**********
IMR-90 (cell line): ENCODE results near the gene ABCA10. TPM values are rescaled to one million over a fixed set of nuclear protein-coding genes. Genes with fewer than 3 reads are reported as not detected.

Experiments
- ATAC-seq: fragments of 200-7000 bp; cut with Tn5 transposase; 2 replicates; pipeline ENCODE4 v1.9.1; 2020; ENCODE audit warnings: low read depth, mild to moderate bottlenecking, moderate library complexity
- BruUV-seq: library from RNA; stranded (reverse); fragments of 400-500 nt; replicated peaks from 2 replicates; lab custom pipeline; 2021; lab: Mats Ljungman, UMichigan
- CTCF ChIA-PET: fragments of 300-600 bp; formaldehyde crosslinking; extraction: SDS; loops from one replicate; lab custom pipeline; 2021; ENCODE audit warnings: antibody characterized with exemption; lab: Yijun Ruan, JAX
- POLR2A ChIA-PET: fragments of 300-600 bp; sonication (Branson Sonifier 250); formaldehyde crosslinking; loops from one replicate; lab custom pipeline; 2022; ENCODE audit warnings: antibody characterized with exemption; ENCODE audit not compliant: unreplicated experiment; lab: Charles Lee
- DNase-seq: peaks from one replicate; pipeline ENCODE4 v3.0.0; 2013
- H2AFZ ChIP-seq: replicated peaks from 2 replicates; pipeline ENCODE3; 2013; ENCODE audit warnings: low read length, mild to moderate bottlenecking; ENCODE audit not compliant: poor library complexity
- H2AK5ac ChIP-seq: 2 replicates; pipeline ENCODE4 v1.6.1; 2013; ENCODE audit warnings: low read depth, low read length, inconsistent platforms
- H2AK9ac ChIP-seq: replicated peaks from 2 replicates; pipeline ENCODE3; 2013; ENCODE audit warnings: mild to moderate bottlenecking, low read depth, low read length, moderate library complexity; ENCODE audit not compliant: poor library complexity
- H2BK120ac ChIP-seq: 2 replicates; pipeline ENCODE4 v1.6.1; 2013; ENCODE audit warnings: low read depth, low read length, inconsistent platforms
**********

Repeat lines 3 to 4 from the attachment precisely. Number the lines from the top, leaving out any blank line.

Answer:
- ATAC-seq: fragments of 200-7000 bp; cut with Tn5 transposase; 2 replicates; pipeline ENCODE4 v1.9.1; 2020; ENCODE audit warnings: low read depth, mild to moderate bottlenecking, moderate library complexity
- BruUV-seq: library from RNA; stranded (reverse); fragments of 400-500 nt; replicated peaks from 2 replicates; lab custom pipeline; 2021; lab: Mats Ljungman, UMichigan